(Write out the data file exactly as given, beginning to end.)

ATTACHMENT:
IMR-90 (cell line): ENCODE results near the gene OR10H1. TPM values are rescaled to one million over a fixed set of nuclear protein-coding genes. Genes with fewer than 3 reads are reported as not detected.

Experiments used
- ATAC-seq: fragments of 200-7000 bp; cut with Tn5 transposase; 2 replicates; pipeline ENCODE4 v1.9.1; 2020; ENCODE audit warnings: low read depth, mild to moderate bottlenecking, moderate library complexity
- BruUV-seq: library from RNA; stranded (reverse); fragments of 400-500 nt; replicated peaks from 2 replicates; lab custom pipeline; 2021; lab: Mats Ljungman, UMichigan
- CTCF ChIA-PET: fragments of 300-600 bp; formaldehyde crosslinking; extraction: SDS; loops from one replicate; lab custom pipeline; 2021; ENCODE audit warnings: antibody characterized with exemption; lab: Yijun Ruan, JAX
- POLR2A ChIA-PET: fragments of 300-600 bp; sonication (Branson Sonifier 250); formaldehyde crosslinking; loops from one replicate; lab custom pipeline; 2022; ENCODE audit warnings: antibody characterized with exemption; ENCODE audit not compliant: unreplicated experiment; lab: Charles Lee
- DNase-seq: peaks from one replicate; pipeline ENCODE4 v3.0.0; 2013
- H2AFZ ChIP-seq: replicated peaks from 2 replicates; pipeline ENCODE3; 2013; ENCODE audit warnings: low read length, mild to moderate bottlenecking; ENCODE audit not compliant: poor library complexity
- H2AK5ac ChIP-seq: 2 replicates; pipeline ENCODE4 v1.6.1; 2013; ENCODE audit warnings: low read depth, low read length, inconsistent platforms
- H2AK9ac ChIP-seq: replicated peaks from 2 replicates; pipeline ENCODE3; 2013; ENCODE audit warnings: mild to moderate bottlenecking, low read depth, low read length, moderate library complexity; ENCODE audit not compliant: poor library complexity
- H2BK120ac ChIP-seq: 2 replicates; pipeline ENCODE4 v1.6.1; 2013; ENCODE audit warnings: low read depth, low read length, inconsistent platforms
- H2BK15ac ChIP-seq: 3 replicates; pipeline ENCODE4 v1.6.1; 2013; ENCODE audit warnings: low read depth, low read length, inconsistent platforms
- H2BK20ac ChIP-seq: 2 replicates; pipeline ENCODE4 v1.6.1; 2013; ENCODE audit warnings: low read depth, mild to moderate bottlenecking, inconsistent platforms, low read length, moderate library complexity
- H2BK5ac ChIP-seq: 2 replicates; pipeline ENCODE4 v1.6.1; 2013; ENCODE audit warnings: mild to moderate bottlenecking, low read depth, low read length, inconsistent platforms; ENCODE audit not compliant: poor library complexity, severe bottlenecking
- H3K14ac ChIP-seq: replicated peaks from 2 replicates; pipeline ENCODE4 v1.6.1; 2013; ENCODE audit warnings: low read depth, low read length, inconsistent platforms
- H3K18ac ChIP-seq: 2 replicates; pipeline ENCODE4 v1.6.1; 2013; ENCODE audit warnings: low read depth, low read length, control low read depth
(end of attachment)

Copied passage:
IMR-90 (cell line): ENCODE results near the gene OR10H1. TPM values are rescaled to one million over a fixed set of nuclear protein-coding genes. Genes with fewer than 3 reads are reported as not detected.

Experiments used
- ATAC-seq: fragments of 200-7000 bp; cut with Tn5 transposase; 2 replicates; pipeline ENCODE4 v1.9.1; 2020; ENCODE audit warnings: low read depth, mild to moderate bottlenecking, moderate library complexity
- BruUV-seq: library from RNA; stranded (reverse); fragments of 400-500 nt; replicated peaks from 2 replicates; lab custom pipeline; 2021; lab: Mats Ljungman, UMichigan
- CTCF ChIA-PET: fragments of 300-600 bp; formaldehyde crosslinking; extraction: SDS; loops from one replicate; lab custom pipeline; 2021; ENCODE audit warnings: antibody characterized with exemption; lab: Yijun Ruan, JAX
- POLR2A ChIA-PET: fragments of 300-600 bp; sonication (Branson Sonifier 250); formaldehyde crosslinking; loops from one replicate; lab custom pipeline; 2022; ENCODE audit warnings: antibody characterized with exemption; ENCODE audit not compliant: unreplicated experiment; lab: Charles Lee
- DNase-seq: peaks from one replicate; pipeline ENCODE4 v3.0.0; 2013
- H2AFZ ChIP-seq: replicated peaks from 2 replicates; pipeline ENCODE3; 2013; ENCODE audit warnings: low read length, mild to moderate bottlenecking; ENCODE audit not compliant: poor library complexity
- H2AK5ac ChIP-seq: 2 replicates; pipeline ENCODE4 v1.6.1; 2013; ENCODE audit warnings: low read depth, low read length, inconsistent platforms
- H2AK9ac ChIP-seq: replicated peaks from 2 replicates; pipeline ENCODE3; 2013; ENCODE audit warnings: mild to moderate bottlenecking, low read depth, low read length, moderate library complexity; ENCODE audit not compliant: poor library complexity
- H2BK120ac ChIP-seq: 2 replicates; pipeline ENCODE4 v1.6.1; 2013; ENCODE audit warnings: low read depth, low read length, inconsistent platforms
- H2BK15ac ChIP-seq: 3 replicates; pipeline ENCODE4 v1.6.1; 2013; ENCODE audit warnings: low read depth, low read length, inconsistent platforms
- H2BK20ac ChIP-seq: 2 replicates; pipeline ENCODE4 v1.6.1; 2013; ENCODE audit warnings: low read depth, mild to moderate bottlenecking, inconsistent platforms, low read length, moderate library complexity
- H2BK5ac ChIP-seq: 2 replicates; pipeline ENCODE4 v1.6.1; 2013; ENCODE audit warnings: mild to moderate bottlenecking, low read depth, low read length, inconsistent platforms; ENCODE audit not compliant: poor library complexity, severe bottlenecking
- H3K14ac ChIP-seq: replicated peaks from 2 replicates; pipeline ENCODE4 v1.6.1; 2013; ENCODE audit warnings: low read depth, low read length, inconsistent platforms
- H3K18ac ChIP-seq: 2 replicates; pipeline ENCODE4 v1.6.1; 2013; ENCODE audit warnings: low read depth, low read length, control low read depth